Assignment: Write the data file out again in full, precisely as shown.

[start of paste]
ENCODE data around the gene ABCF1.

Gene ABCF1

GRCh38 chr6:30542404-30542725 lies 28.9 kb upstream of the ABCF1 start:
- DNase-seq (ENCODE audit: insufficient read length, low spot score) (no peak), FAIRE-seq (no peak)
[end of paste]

ENCODE data around the gene ABCF1.

Gene ABCF1

GRCh38 chr6:30542404-30542725 lies 28.9 kb upstream of the ABCF1 start:
- DNase-seq (ENCODE audit: insufficient read length, low spot score) (no peak), FAIRE-seq (no peak)